Trump appointee refuses to sign document allowing Biden transition to officially get to work: report

GSA Administrator Emily Murphy is holding up Biden's transition as Trump pushes baseless election conspiracies

By Igor Derysh

Senior News Editor

Published November 9, 2020 1:20PM (EST)

GSA Administrator Emily Murphy (Bill Clark/CQ Roll Call)
GSA Administrator Emily Murphy (Bill Clark/CQ Roll Call)

An obscure Trump appointee is refusing to sign a letter that would allow the transition team for President-elect Joe Biden to officially get to work this week, a new report reveals.

The General Services Administration (GSA) is tasked with effectively formalizing the winner of the election by signing paperwork that allows for the transition to commence. The agency provides nearly $10 million to fund the transition, supplies the team with government emails and office space at every agency and allows access to senior officials throughout the administration. 

The Associated Press and every major TV news network have declared Biden the winner of the election.  GSA Administrator Emily Murphy is refusing to sign the letter declaring him the "apparent winner," according to The Washington Post.

With President Donald Trump pushing baseless conspiracy theories to defend his refusal to concede the election, the administration reportedly has "no immediate plans" to put pen to paper.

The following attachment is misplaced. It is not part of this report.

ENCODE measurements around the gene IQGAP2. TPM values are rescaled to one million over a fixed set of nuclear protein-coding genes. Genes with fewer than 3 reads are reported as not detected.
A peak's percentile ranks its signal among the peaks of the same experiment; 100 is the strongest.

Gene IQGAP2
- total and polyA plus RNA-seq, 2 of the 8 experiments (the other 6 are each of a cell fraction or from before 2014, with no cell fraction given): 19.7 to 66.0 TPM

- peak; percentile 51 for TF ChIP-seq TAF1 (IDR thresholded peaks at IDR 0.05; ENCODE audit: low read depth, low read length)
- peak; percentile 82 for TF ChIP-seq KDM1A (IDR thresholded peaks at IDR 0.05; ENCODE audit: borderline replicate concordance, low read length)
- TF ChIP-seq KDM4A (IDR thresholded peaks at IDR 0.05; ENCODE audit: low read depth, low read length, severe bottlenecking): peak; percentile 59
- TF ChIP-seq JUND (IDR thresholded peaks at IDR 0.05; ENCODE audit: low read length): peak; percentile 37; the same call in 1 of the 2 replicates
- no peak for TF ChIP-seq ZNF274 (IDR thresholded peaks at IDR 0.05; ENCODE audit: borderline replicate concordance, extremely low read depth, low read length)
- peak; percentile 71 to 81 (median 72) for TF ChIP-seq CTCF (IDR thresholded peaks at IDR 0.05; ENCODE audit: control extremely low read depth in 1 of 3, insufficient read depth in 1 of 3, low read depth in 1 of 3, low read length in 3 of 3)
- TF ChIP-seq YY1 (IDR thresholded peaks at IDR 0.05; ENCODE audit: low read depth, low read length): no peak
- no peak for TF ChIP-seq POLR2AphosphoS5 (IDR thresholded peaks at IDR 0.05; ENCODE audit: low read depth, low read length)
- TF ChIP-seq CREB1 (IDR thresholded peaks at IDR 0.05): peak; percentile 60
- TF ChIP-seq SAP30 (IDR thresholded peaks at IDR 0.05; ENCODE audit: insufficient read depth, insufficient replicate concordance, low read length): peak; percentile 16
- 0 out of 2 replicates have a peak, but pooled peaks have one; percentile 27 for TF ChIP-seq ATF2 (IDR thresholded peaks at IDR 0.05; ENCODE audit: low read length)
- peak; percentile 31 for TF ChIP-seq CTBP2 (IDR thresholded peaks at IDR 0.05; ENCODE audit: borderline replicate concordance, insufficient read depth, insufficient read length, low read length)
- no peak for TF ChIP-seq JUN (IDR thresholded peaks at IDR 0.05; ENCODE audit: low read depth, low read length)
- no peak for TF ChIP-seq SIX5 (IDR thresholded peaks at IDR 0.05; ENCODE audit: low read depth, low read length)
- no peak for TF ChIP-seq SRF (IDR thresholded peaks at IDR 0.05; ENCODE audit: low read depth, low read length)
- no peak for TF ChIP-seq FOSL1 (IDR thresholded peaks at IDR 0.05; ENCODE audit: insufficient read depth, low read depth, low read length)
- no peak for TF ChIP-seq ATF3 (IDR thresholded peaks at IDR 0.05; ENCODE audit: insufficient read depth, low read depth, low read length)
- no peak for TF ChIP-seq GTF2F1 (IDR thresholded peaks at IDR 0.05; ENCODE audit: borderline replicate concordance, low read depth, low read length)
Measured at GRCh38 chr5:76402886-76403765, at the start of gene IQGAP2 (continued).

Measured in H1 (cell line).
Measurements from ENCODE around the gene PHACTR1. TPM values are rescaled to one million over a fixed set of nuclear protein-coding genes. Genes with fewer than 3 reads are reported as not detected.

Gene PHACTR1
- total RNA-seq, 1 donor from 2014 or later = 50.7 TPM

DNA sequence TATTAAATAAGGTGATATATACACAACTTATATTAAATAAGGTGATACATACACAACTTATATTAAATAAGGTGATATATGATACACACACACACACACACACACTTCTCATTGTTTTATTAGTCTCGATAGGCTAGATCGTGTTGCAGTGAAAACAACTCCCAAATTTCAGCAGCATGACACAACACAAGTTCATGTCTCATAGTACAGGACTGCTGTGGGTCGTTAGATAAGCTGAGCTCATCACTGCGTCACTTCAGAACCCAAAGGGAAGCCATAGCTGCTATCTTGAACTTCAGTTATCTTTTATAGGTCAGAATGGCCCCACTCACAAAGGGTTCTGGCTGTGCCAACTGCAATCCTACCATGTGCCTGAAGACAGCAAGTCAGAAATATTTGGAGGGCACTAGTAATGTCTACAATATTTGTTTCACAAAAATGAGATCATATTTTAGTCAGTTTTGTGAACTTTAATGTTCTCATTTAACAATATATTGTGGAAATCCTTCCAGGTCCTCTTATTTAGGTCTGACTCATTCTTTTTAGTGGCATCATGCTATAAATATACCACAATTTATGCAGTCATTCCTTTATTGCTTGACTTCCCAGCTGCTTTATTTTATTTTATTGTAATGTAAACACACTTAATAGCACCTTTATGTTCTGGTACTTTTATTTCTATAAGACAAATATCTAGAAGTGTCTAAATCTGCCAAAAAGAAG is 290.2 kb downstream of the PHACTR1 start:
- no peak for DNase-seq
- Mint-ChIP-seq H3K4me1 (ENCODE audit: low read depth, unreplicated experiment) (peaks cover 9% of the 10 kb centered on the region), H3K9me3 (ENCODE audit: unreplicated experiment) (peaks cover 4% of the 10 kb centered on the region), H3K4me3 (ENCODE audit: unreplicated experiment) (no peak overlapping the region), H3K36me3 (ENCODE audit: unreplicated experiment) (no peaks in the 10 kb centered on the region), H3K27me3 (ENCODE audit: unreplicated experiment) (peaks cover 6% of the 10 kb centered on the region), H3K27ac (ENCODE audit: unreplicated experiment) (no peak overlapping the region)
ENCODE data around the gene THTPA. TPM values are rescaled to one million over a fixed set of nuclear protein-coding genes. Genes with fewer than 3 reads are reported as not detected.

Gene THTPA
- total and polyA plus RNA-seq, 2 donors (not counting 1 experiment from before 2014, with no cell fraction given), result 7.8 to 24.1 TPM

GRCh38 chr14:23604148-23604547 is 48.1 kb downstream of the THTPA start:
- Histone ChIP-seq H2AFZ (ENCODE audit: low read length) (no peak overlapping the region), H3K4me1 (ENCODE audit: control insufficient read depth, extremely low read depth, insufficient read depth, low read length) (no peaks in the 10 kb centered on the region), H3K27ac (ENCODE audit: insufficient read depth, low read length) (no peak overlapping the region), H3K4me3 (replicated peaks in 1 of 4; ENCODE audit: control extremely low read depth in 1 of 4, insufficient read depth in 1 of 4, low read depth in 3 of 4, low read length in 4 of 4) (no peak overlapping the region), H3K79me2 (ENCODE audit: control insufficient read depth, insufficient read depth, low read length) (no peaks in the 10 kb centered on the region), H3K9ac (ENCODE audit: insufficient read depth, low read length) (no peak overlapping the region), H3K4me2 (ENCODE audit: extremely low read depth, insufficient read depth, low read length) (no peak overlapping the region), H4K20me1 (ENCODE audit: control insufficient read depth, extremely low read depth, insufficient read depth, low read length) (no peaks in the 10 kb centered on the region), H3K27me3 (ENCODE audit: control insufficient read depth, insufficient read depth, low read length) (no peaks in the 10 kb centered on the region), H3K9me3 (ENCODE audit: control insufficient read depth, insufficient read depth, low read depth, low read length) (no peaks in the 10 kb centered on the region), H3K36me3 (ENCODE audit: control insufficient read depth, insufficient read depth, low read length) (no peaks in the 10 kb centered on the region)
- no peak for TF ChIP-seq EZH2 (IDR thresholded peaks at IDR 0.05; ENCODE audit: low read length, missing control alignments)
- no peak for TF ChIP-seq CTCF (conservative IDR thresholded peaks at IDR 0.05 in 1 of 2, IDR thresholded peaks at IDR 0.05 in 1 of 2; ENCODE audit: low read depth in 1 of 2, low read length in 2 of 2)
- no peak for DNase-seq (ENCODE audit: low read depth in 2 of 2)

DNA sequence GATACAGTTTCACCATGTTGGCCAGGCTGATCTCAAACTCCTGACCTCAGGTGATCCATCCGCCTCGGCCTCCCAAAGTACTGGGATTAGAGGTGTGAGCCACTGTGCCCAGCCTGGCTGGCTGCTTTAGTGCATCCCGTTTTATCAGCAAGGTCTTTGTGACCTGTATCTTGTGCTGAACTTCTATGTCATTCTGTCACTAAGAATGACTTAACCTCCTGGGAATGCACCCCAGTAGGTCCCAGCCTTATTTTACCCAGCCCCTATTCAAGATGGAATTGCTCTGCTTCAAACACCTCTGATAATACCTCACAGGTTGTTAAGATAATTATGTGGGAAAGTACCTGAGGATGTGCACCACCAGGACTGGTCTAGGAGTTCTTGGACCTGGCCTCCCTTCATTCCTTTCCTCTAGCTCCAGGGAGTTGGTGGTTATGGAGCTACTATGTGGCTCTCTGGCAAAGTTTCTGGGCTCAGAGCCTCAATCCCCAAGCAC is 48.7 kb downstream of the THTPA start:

"An ascertainment has not yet been made and its administrator will continue to abide by, and fulfill, all requirements under the law," GSA spokeswoman Pamela Pennington told The Washington Post. 

Murphy's refusal to sign the paperwork angered Democrats since Trump has little recourse to fight the result of the election.

"Her action now has to be condemned," Rep. Gerry Connolly, D-Va., the chairman of a House subcommittee overseeing the agency, told The Post. "It's behavior that is consistent with her subservience to wishes of the president himself, and it is clearly harmful to the orderly transition of power."

Biden's team is optimistic that Murphy will come around.

"Now that the election has been independently called for Joe Biden, we look forward to the GSA administrator quickly ascertaining Joe Biden and Kamala Harris as the president-elect and vice president-elect," a spokesman for the transition team told The Post. "America's national security and economic interests depend on the federal government signaling clearly and swiftly that the United States government will respect the will of the American people and engage in a smooth and peaceful transfer of power."

The refusal could lead to the first transition delay in modern history, with the exception of the 2000 recount.

Trump is waging a futile legal battle which is not expected to affect the results of the election, but it may take some time to play out. The Electoral College will formally vote to make Biden the winner on Dec. 14. An administration official told The Post that the agencies had drafted detailed transition plans but would not release them until Biden was formally declared the winner.